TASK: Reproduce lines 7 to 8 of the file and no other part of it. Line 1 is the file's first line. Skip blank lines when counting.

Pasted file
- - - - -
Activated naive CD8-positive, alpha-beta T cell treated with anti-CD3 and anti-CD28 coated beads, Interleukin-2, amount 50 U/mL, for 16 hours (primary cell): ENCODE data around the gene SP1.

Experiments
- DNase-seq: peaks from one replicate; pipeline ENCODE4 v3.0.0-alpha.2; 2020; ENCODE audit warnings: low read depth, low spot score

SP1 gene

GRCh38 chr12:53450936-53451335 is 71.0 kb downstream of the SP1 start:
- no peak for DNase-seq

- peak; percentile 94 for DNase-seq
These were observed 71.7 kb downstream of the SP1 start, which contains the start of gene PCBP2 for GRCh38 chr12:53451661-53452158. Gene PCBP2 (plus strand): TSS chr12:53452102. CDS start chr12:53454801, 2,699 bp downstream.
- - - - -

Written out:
- peak; percentile 94 for DNase-seq
These were observed 71.7 kb downstream of the SP1 start, which contains the start of gene PCBP2 for GRCh38 chr12:53451661-53452158. Gene PCBP2 (plus strand): TSS chr12:53452102. CDS start chr12:53454801, 2,699 bp downstream.